CONVERSATIONS ABOUT TM AND CREATIVITY
The David Lynch Foundation is honored that award-winning actors Tom Hanks, Mary-Louise Parker and Kyle MacLachlan will join us for the benefit dinner and talk about the benefits of Transcendental Meditation for their health, creativity, acting, and life.
Tom Hanks is an award-winning actor, producer, and director. One of only two actors in history to win back-to-back Best Actor Academy Awards®, he won his first Oscar® in 1994 for his moving portrayal of AIDS-stricken lawyer Andrew Beckett in Jonathan Demme’s “Philadelphia.” The following year, he took home his second Oscar® for his unforgettable performance in the title role of Robert Zemeckis’ “Forrest Gump.” He also won Golden Globe Awards for both films, as well as a Screen Actors Guild (SAG) Award® for the latter.
Hanks has also been honored with Academy Award® nominations for his performances in Penny Marshall’s “Big,” Steven Spielberg’s “Saving Private Ryan,” and Robert Zemeckis’ “Cast Away,” also winning Golden Globes for “Big” and “Cast Away.”
Hanks was most recently seen in Stephen Spielberg’s “Bridge of Spies,” Tom Tykwer’s “A Hologram for the King,” Ron Howard’s “Inferno,” Clint Eastwood’s “Sully,” and James Ponsoldt’s “The Circle.” He will be seen next in Steven Spielberg’s “The Papers.”
His other feature credits include the Tom Tykwer, Andy Wachowski and Lana Wachowski film “Cloud Atlas,” Stephen Daldry’s “Extremely Loud & Incredibly Close,” the animated adventure “The Polar Express,” which he also executive produced and which reunited him with director Robert Zemeckis; the Coen brothers’ “The Ladykillers”; Steven Spielberg’s “The Terminal” and “Catch Me If You Can”; Sam Mendes’ “Road to Perdition”; Frank Darabont’s “The Green Mile”; Nora Ephron’s “You’ve Got Mail” and “Sleepless in Seattle”; Penny Marshall’s “A League of Their Own”; Ron Howard’s “Apollo 13,” “The Da Vinci Code,” “Angels & Demons” and “Splash”; and the computer-animated blockbusters “Cars,” “Toy Story,” “Toy Story 2” and “Toy Story 3.”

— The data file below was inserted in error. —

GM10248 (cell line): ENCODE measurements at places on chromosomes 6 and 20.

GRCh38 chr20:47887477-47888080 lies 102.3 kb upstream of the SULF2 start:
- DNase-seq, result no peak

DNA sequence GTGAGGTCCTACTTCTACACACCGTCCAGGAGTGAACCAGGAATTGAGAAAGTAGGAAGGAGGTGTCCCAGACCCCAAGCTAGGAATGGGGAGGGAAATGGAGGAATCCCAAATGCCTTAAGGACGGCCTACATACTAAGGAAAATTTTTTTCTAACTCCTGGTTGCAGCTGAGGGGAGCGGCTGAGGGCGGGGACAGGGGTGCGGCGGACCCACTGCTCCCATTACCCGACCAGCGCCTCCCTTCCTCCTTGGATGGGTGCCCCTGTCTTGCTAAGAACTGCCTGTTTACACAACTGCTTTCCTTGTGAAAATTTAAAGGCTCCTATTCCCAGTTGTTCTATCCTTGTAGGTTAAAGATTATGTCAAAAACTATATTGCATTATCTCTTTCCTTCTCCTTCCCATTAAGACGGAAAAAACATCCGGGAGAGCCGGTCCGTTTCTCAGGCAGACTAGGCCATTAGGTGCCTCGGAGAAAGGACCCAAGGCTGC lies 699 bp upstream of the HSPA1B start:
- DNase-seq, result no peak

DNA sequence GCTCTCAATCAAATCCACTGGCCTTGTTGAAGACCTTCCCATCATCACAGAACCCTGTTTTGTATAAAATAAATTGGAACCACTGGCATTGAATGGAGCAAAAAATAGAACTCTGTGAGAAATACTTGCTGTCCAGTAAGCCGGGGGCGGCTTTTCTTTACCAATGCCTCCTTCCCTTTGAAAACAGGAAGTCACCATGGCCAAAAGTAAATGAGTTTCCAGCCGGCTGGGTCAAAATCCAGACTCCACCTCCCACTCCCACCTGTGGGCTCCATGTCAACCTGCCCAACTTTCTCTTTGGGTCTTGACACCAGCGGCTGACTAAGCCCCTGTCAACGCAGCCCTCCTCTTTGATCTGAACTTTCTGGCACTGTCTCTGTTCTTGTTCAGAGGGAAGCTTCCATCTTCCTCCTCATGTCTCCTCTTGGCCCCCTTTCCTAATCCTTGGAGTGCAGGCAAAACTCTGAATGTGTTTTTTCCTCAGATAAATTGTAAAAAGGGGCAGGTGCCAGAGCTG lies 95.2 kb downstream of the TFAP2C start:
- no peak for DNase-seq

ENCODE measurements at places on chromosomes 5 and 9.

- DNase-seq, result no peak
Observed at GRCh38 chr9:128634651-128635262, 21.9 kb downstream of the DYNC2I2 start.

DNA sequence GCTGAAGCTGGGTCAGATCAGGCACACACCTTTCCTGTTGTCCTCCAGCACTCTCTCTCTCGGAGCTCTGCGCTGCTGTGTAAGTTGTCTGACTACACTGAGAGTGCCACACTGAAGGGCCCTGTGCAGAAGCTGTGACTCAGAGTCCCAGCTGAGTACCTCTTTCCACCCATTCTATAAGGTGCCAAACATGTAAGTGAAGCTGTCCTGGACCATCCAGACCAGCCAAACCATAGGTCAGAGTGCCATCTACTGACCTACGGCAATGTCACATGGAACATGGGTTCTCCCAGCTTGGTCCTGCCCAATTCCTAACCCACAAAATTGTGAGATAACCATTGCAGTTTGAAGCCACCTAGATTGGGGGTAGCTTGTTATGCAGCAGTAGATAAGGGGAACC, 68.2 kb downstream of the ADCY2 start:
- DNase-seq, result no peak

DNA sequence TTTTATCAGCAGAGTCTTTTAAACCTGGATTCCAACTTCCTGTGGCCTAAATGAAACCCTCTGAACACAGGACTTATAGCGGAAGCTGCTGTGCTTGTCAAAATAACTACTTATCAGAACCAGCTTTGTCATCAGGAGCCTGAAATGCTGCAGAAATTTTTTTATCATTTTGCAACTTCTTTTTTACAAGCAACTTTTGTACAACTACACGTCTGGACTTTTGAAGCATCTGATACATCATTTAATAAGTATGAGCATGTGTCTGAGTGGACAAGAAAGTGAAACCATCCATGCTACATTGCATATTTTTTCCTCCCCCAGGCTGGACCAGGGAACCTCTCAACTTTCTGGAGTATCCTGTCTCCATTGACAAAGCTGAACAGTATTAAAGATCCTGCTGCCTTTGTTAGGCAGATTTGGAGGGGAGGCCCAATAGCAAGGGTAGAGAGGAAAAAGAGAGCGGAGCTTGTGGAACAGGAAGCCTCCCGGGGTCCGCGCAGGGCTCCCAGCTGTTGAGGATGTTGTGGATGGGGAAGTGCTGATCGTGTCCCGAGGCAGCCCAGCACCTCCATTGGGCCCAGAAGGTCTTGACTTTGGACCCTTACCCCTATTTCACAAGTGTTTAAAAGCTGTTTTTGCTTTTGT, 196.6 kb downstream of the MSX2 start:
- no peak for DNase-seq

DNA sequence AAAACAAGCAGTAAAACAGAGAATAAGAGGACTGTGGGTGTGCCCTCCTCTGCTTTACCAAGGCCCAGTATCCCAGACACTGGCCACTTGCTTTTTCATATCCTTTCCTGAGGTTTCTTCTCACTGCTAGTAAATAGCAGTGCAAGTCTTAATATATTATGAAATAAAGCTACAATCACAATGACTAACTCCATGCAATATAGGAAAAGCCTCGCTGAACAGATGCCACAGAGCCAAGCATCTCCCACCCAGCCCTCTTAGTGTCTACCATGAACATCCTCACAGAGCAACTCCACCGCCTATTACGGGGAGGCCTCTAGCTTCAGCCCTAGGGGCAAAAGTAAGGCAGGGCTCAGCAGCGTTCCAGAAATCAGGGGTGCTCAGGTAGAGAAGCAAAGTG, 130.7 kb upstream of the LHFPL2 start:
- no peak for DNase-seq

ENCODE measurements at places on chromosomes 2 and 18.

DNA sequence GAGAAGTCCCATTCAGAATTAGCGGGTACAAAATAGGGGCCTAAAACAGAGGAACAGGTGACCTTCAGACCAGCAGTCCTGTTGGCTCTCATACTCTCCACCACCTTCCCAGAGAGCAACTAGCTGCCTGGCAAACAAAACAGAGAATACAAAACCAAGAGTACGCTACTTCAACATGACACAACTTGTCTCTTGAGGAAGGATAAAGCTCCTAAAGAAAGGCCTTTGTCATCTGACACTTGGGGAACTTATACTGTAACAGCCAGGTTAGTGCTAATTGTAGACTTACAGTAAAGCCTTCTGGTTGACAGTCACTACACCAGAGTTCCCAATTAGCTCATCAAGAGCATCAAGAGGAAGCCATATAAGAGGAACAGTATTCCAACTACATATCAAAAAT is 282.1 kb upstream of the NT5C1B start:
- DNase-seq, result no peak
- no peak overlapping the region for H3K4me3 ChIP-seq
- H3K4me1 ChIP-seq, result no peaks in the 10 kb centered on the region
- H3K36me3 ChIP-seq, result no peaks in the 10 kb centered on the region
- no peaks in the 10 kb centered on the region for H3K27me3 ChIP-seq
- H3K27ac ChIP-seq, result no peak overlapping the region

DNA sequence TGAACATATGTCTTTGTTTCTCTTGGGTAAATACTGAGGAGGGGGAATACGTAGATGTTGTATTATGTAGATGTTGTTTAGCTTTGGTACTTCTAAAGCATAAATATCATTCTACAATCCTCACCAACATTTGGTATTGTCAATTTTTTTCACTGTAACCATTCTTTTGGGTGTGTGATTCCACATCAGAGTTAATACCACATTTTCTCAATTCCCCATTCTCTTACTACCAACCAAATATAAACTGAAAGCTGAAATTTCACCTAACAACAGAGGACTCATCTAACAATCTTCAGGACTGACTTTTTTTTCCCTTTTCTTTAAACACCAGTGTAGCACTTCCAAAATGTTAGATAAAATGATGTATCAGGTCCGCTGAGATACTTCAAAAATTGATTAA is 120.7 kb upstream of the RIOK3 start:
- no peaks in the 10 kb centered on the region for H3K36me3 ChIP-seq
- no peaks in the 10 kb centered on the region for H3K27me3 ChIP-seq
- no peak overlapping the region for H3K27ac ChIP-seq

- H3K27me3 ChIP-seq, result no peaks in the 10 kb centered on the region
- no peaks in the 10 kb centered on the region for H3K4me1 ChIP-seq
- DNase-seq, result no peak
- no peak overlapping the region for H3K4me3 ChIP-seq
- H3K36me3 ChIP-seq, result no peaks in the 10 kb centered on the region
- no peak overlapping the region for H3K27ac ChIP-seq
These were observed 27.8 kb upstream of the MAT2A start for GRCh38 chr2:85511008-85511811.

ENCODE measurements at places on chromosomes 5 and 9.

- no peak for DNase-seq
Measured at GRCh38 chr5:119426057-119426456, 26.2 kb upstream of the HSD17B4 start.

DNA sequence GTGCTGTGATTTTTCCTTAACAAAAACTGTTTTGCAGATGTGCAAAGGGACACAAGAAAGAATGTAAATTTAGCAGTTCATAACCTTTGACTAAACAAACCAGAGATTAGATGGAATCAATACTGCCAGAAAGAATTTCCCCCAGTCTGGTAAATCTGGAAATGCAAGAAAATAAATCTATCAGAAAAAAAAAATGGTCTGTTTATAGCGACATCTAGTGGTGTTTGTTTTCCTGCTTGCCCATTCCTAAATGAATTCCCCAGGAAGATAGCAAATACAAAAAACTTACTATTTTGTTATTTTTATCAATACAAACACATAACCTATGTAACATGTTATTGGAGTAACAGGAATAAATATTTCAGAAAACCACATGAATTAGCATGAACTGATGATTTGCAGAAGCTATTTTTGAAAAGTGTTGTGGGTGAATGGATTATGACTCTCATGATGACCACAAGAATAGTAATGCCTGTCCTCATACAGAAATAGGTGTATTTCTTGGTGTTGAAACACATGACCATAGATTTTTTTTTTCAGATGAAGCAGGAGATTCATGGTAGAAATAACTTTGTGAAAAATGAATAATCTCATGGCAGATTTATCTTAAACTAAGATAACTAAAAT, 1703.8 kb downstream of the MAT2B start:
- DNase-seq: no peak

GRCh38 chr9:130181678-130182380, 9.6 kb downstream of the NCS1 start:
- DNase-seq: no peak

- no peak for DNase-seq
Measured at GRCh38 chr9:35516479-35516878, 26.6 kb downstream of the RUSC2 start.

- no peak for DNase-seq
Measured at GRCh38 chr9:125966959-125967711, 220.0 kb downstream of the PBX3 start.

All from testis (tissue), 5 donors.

Hanks’ work on the big screen has translated to success on the small screen. Following “Apollo 13,” he executive produced and hosted the acclaimed HBO miniseries “From the Earth to the Moon,” also directing one segment, and writing several others. His work on the miniseries brought him Emmy, Golden Globe and Producers Guild Awards, as well as an Emmy nomination for Best Director.
His collaboration with Steven Spielberg on “Saving Private Ryan” led to them executive producing the HBO miniseries “Band of Brothers,” based on the book by Stephen Ambrose. Hanks also directed a segment and wrote another segment of the fact-based miniseries, which won Emmy and Golden Globe Awards for Best Miniseries. In addition, Hanks earned an Emmy Award for Best Director and an Emmy nomination for Best Writing, and received another Producers Guild Award for his work on the project.
In 2008, Hanks executive produced the critically acclaimed HBO miniseries “John Adams,” starring Paul Giamatti, Laura Linney and Tom Wilkinson. It won 13 Emmy Awards, including the Emmy for Outstanding Miniseries, as well as a Golden Globe for Best Miniseries, and a PGA Award. More recently, Hanks and Spielberg re-teamed for the award-winning HBO miniseries “The Pacific,” for which Hanks once again served as executive producer. The ten-part program won eight Emmy Awards, including Outstanding Miniseries, and brought Hanks his fourth PGA Award.
In 2012, Hanks executive produced the HBO political drama starring Julianne Moore and Ed Harris, which follows Sarah Palin as John McCain’s running mate in his 2008 Presidential campaign. Game Change was awarded Emmy and Golden Globes for Best Miniseries/Television Film as well as earning several other awards and nominations. In 2013, Hanks served as host, narrator and historical commentator for the two hour National Geographic television movie based on the best-selling book “Killing Lincoln”. Since 2013, Hanks and Playtone have produced the Emmy nominated CNN documentary series “The Sixties,” “The Seventies” and “The Eighties,” and in 2014, the HBO miniseries “Olive Kitteridge,” based on the Pullitzer Prize-winning novel by Elizabeth Strout. In 2015, “Olive Kitteridge” won eight Emmy awards, including Outstanding Limited Series, three Critics’ Choice Television Awards, a DGA award and a SAG award.